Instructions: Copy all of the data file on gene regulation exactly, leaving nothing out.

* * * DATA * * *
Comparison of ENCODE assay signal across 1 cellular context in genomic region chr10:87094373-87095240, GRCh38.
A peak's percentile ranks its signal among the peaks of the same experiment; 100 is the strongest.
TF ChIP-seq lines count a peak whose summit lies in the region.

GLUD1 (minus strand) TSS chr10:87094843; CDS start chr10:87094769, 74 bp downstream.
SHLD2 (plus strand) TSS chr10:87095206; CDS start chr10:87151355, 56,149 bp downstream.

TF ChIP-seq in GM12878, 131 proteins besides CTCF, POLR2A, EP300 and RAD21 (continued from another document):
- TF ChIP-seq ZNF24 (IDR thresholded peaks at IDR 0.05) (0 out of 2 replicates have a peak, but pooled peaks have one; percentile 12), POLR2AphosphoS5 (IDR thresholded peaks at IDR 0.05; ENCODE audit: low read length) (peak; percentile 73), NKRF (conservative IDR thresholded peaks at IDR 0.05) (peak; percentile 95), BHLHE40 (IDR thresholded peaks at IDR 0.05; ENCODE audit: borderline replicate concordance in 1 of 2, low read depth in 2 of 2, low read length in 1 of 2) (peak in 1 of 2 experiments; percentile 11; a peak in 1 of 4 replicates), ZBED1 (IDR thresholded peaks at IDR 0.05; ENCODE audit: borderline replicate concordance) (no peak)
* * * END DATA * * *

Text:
Comparison of ENCODE assay signal across 1 cellular context in genomic region chr10:87094373-87095240, GRCh38.
A peak's percentile ranks its signal among the peaks of the same experiment; 100 is the strongest.
TF ChIP-seq lines count a peak whose summit lies in the region.

GLUD1 (minus strand) TSS chr10:87094843; CDS start chr10:87094769, 74 bp downstream.
SHLD2 (plus strand) TSS chr10:87095206; CDS start chr10:87151355, 56,149 bp downstream.

TF ChIP-seq in GM12878, 131 proteins besides CTCF, POLR2A, EP300 and RAD21 (continued from another document):
- TF ChIP-seq ZNF24 (IDR thresholded peaks at IDR 0.05) (0 out of 2 replicates have a peak, but pooled peaks have one; percentile 12), POLR2AphosphoS5 (IDR thresholded peaks at IDR 0.05; ENCODE audit: low read length) (peak; percentile 73), NKRF (conservative IDR thresholded peaks at IDR 0.05) (peak; percentile 95), BHLHE40 (IDR thresholded peaks at IDR 0.05; ENCODE audit: borderline replicate concordance in 1 of 2, low read depth in 2 of 2, low read length in 1 of 2) (peak in 1 of 2 experiments; percentile 11; a peak in 1 of 4 replicates), ZBED1 (IDR thresholded peaks at IDR 0.05; ENCODE audit: borderline replicate concordance) (no peak)